Executive Briefings

It's Time to Move to E-Customs Environment, Air Cargo Group Advises

Members of the World Customs Organization should embrace and implement the principles of the Revised Kyoto Convention and shift from a dependency on paper documents to a full e-Customs environment, says the Global Air Cargo Advisory Group.

GACAG said harmonization of global customs procedures will play a pivotal role in establishing e-Customs platforms and has pledged the support of the entire air cargo industry in this effort.

At a minimum, GACAG has highlighted processes that should be accomplished through electronic means: export and import goods declarations to Customs provided by exporters, importers and/or their forwarders or customs brokers; export, import and transit cargo declarations sent to Customs by airlines; release of shipments into free circulation following completion of Customs formalities; and recordkeeping and archiving for all participating parties.

Michael Steen, chair of GACAG, said: "Harmonized Customs procedures facilitate the international transportation of air cargo and, more broadly, benefit all involved in global trade - including manufacturers, farmers, transportation companies involved in all modes, consumers, and nations themselves. In short, international trade promotes development and enhances economic growth, and harmonized Customs procedures promote international trade. Air cargo already transports goods worth in excess of $5tr, representing roughly one-third of global international trade. Specifically, GACAG urges WCO members to embrace and implement the principles of the Revised Kyoto Convention and to shift from a dependency on paper to an e-Customs environment, which will stimulate economic development, remove inefficiencies and lead to much-needed productivity gains."

In its recommendations, GACAG says it also believes that Customs should require supporting documents only on an exceptional basis for examination purposes and authorities should accept printouts of electronic records. These would include air waybill, house waybill and manifest transport documents exchanged between forwarders and airlines as well as all key commercial documents, such as commercial invoices, packing lists, hazardous materials documentation and certificates of origin.

Data transmission requirements should also not be duplicated between different programs, the group says, and it calls on authorities to ensure that all proprietary data is kept confidential. These e-Customs procedures should be accomplished through the harmonized implementation of relevant WCO instruments, notably the Data Model, the Framework of Standards To Secure And Facilitate Global Trade, the Unique Conference Reference and the Global Networked Customs Initiative, according to GACAG.

Source: GACAG

GACAG said harmonization of global customs procedures will play a pivotal role in establishing e-Customs platforms and has pledged the support of the entire air cargo industry in this effort.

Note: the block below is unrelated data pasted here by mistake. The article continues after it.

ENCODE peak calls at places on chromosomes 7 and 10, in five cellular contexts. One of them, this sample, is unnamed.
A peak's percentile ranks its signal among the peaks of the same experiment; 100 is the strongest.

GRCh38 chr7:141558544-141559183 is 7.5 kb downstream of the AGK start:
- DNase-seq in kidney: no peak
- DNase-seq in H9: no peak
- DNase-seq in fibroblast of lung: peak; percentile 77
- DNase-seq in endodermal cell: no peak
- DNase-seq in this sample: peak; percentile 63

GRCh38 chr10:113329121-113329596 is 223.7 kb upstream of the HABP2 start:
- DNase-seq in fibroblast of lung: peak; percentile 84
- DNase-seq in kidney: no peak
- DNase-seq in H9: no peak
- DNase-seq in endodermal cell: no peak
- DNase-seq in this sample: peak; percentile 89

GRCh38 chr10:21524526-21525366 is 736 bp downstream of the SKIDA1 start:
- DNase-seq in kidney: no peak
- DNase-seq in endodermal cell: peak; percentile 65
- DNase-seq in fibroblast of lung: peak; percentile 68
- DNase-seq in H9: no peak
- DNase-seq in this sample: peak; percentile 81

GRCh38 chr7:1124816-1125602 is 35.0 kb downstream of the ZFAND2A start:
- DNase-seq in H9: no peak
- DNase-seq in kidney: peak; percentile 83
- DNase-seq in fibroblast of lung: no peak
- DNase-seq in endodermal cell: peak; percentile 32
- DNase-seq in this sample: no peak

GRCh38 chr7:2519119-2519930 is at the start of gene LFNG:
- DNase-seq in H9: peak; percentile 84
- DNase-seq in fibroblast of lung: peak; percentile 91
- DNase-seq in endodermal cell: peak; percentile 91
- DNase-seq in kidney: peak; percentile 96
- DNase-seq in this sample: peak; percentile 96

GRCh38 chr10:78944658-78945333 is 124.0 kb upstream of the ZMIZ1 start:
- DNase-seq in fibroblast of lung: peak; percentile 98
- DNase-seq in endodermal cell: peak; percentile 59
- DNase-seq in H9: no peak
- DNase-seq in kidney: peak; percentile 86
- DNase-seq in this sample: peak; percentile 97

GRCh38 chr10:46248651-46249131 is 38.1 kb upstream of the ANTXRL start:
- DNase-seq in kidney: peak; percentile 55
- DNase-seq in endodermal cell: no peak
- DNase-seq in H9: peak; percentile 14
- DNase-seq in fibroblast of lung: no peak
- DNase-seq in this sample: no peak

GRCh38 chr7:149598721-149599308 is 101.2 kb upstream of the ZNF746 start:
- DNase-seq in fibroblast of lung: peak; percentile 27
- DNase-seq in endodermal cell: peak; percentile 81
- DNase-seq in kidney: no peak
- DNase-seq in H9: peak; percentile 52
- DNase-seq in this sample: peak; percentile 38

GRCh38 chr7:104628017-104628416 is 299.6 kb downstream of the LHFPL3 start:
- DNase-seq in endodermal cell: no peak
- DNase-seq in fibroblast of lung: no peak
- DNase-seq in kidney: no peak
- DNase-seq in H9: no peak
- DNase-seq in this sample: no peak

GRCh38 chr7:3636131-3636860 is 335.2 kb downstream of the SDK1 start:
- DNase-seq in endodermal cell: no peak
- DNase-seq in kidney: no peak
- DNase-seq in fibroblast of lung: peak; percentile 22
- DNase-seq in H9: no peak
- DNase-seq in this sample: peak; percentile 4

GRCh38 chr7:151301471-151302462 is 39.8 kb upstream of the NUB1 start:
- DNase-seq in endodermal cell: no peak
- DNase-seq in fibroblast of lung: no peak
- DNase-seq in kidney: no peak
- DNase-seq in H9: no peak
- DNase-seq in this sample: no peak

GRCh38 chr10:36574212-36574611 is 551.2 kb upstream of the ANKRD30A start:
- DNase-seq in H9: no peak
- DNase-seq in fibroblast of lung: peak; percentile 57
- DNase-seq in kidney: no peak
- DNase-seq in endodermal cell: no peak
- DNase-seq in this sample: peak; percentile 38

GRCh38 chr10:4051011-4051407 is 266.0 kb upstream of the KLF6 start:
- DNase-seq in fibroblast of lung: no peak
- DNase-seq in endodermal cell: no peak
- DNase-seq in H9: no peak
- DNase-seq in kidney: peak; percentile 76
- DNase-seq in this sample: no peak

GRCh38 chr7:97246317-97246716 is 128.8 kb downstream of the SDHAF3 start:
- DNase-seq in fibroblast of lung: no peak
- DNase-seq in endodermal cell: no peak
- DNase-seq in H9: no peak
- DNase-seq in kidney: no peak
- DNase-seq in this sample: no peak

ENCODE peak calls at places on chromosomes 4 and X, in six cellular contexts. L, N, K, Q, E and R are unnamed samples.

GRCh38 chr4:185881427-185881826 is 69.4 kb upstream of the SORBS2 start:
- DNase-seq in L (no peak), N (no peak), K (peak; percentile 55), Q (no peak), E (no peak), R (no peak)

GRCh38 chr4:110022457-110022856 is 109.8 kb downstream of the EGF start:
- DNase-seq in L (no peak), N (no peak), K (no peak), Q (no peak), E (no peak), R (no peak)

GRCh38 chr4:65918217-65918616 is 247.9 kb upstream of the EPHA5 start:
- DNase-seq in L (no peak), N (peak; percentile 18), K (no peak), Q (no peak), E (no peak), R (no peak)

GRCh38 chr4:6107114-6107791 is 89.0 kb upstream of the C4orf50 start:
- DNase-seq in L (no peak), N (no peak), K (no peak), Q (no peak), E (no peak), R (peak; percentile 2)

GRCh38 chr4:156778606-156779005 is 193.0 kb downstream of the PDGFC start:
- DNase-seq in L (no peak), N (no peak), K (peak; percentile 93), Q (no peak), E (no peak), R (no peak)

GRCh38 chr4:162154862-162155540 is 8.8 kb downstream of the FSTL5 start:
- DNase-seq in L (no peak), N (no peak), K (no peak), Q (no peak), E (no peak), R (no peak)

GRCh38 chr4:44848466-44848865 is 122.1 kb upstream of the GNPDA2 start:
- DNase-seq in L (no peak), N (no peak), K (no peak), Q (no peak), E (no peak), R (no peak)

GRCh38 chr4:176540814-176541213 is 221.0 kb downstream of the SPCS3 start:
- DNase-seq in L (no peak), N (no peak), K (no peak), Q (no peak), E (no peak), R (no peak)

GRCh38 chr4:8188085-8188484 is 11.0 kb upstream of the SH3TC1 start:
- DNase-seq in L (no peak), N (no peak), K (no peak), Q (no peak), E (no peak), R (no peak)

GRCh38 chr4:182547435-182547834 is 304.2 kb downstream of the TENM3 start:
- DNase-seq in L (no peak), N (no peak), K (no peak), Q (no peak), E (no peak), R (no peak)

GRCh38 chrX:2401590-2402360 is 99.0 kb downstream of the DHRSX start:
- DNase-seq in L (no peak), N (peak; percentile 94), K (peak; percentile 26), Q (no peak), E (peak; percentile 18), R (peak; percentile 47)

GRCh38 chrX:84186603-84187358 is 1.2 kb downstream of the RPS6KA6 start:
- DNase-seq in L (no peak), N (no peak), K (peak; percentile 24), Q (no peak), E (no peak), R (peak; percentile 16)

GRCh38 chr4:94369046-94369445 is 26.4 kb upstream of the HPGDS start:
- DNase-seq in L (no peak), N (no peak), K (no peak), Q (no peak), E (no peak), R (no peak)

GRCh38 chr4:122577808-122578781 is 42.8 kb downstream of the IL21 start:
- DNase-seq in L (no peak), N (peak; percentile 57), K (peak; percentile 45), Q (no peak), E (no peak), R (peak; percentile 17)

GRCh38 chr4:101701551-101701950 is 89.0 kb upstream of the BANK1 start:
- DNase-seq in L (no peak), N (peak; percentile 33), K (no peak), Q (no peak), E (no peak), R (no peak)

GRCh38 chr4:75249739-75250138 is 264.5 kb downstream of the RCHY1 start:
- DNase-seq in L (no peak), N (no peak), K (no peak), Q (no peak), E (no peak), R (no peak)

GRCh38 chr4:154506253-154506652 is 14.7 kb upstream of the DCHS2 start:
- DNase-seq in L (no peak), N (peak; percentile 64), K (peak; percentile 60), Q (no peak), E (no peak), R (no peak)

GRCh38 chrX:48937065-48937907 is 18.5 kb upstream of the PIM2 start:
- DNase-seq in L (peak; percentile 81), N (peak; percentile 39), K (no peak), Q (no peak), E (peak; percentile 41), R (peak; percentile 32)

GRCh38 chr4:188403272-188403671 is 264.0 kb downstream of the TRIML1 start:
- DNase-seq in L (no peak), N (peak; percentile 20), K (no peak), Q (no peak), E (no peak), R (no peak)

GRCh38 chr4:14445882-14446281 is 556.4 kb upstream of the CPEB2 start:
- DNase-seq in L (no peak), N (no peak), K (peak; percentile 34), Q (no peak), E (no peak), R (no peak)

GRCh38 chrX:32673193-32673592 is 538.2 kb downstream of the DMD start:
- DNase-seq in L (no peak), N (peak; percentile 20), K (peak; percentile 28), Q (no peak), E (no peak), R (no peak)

At a minimum, GACAG has highlighted processes that should be accomplished through electronic means: export and import goods declarations to Customs provided by exporters, importers and/or their forwarders or customs brokers; export, import and transit cargo declarations sent to Customs by airlines; release of shipments into free circulation following completion of Customs formalities; and recordkeeping and archiving for all participating parties.

Michael Steen, chair of GACAG, said: "Harmonized Customs procedures facilitate the international transportation of air cargo and, more broadly, benefit all involved in global trade - including manufacturers, farmers, transportation companies involved in all modes, consumers, and nations themselves. In short, international trade promotes development and enhances economic growth, and harmonized Customs procedures promote international trade. Air cargo already transports goods worth in excess of $5tr, representing roughly one-third of global international trade. Specifically, GACAG urges WCO members to embrace and implement the principles of the Revised Kyoto Convention and to shift from a dependency on paper to an e-Customs environment, which will stimulate economic development, remove inefficiencies and lead to much-needed productivity gains."

In its recommendations, GACAG says it also believes that Customs should require supporting documents only on an exceptional basis for examination purposes and authorities should accept printouts of electronic records. These would include air waybill, house waybill and manifest transport documents exchanged between forwarders and airlines as well as all key commercial documents, such as commercial invoices, packing lists, hazardous materials documentation and certificates of origin.

Data transmission requirements should also not be duplicated between different programs, the group says, and it calls on authorities to ensure that all proprietary data is kept confidential. These e-Customs procedures should be accomplished through the harmonized implementation of relevant WCO instruments, notably the Data Model, the Framework of Standards To Secure And Facilitate Global Trade, the Unique Conference Reference and the Global Networked Customs Initiative, according to GACAG.

Source: GACAG